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Assessing the oscillatory properties of functional connections between sensory areas during crossmodal illusions: A correlational and causal investigation.

Cooke, Jason (2020) Assessing the oscillatory properties of functional connections between sensory areas during crossmodal illusions: A correlational and causal investigation. PhD thesis, University of Essex.

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Abstract

A comprehensive investigation on multisensory integration is presented whereby three complex studies investigating the role of neuro-oscillatory processes in tactile-visual and auditory-visual illusory tasks were conducted. Utilising EEG scanning we first replicated previous evidence of a correlation between individual alpha frequency and the auditory-induced Double Flash Illusion (DFI). We also provided evidence of a previously unreported correlation between individual beta frequency and the corresponding tactile-induced DFI. In two follow-up studies evidence is also provided of a causal relationship between beta processes and the tactile-induced DFI using a variant of paired associative TMS known as cortico-cortical Paired Associative Stimulation. Here we demonstrated by temporarily reducing occipital beta speed we can subsequently produce reliably predictable changes in the temporal profile of visuo-tactile multisensory processing. Using two control measures across two investigations we provided evidence suggesting that the stimulation that we utilised was both frequency specific and hemisphere specific. From this we concluded that multisensory processes are facilitated by the oscillatory properties of network-specific (auditory-to-visual or somatosensory-to-visual) neural connections favouring optimal, directional neural communication and integration between the senses.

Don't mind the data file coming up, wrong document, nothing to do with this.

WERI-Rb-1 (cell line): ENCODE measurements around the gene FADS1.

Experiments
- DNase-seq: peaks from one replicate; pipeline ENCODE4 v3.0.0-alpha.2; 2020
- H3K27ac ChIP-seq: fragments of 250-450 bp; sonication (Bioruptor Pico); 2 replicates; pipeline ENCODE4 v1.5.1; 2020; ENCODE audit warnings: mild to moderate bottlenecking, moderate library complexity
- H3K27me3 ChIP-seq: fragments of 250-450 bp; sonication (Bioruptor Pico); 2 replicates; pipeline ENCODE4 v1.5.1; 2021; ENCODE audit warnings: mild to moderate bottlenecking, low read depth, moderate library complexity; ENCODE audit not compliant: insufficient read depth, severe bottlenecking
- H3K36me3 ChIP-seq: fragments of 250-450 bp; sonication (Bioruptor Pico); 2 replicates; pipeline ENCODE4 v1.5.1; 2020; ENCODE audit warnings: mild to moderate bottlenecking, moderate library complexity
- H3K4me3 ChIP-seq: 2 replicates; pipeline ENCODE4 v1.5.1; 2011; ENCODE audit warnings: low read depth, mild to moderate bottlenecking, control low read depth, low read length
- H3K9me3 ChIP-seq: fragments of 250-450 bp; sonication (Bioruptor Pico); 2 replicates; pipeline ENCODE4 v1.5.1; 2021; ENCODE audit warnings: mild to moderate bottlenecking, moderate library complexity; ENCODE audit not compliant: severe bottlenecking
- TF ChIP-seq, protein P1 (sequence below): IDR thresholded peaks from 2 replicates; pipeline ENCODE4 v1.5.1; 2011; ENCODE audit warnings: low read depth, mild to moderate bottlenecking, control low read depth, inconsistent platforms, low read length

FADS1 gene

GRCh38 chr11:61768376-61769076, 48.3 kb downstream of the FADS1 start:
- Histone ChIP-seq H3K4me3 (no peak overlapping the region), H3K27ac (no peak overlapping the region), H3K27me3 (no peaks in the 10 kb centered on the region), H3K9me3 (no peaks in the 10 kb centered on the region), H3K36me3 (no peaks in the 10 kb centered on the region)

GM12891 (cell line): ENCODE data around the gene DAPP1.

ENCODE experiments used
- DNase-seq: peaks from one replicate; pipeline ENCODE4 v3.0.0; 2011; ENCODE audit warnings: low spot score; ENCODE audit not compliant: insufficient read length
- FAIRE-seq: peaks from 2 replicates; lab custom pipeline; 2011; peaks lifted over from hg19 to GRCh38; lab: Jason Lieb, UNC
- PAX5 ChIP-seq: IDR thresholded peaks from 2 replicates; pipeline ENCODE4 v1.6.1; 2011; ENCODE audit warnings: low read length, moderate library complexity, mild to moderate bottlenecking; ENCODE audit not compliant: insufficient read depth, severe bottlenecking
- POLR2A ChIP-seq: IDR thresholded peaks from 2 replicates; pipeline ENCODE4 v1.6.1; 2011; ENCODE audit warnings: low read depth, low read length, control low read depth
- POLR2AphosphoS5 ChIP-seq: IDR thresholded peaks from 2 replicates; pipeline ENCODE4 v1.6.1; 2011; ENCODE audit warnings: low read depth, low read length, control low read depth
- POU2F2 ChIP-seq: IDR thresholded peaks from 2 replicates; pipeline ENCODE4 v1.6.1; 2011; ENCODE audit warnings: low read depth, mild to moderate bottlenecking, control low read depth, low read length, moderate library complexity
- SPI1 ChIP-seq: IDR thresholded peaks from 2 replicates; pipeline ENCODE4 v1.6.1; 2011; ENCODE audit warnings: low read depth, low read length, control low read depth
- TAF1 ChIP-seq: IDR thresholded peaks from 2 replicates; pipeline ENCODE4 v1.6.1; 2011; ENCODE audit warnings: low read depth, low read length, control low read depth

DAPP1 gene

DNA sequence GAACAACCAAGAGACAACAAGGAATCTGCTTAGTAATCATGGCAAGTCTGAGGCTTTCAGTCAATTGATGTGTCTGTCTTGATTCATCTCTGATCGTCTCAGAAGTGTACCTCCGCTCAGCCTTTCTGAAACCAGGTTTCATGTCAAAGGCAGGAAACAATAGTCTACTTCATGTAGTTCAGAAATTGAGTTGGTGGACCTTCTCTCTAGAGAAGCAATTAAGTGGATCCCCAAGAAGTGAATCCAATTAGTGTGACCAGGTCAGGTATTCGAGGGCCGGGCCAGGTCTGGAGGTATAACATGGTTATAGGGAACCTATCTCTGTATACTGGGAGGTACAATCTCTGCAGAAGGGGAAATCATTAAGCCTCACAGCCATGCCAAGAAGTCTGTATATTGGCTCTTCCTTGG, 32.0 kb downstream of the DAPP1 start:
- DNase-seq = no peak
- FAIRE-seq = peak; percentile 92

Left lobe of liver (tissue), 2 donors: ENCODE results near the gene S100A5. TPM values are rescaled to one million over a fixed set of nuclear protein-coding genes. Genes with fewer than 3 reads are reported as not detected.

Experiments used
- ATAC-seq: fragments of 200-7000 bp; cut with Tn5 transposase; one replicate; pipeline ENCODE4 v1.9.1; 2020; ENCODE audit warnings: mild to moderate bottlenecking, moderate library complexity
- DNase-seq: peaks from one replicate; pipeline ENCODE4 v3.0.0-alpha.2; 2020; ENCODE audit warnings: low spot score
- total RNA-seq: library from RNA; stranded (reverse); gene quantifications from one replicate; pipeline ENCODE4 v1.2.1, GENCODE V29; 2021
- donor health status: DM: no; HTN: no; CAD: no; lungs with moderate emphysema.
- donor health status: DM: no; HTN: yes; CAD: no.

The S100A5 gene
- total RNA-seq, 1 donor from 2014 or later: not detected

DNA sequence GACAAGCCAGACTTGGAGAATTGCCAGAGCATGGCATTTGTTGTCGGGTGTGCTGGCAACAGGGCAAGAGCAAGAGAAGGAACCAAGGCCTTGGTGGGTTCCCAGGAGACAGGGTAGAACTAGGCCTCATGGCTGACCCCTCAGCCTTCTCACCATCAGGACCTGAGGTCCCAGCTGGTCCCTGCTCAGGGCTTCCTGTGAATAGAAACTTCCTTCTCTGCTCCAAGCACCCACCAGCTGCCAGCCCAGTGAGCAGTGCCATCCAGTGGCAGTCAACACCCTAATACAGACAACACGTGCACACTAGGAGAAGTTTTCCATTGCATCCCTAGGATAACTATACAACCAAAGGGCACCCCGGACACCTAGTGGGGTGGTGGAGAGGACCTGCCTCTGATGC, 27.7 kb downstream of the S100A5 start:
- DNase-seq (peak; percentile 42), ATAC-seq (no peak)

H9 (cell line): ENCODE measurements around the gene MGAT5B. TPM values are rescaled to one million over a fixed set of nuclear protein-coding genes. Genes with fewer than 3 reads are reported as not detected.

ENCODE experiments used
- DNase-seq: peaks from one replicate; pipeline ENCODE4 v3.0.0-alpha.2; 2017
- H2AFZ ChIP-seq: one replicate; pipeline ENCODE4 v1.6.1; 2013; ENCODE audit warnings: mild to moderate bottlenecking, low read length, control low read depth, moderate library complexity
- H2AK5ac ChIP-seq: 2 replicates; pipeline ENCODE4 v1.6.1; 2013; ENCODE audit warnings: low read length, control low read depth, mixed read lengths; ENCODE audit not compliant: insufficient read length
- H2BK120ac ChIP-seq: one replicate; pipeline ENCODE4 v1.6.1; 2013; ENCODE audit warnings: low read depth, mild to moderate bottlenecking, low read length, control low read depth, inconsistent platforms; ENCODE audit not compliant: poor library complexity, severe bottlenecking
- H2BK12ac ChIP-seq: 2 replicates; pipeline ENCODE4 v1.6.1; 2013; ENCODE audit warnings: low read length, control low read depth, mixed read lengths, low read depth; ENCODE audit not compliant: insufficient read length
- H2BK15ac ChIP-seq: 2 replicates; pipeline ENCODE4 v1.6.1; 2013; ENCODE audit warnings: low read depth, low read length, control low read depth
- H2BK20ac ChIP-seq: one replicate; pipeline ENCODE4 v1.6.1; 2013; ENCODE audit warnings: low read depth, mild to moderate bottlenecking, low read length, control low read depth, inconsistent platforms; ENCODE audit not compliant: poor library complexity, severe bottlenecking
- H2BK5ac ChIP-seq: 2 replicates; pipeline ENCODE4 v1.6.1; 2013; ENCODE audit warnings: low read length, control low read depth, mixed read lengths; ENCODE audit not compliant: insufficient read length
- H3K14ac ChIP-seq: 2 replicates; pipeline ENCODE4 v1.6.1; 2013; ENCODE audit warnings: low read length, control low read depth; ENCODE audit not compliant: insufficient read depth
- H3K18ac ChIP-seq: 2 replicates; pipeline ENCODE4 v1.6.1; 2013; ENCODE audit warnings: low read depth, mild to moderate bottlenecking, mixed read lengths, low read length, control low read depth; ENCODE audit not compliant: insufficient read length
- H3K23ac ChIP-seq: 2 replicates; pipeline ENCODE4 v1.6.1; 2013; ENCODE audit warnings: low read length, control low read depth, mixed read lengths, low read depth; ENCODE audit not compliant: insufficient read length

Item Type: Thesis (PhD)
Divisions: Faculty of Science and Health > Psychology, Department of
Depositing User: Jason Cooke
Date Deposited: 22 May 2020 10:53
Last Modified: 22 May 2020 10:53
URI: http://repository.essex.ac.uk/id/eprint/27581

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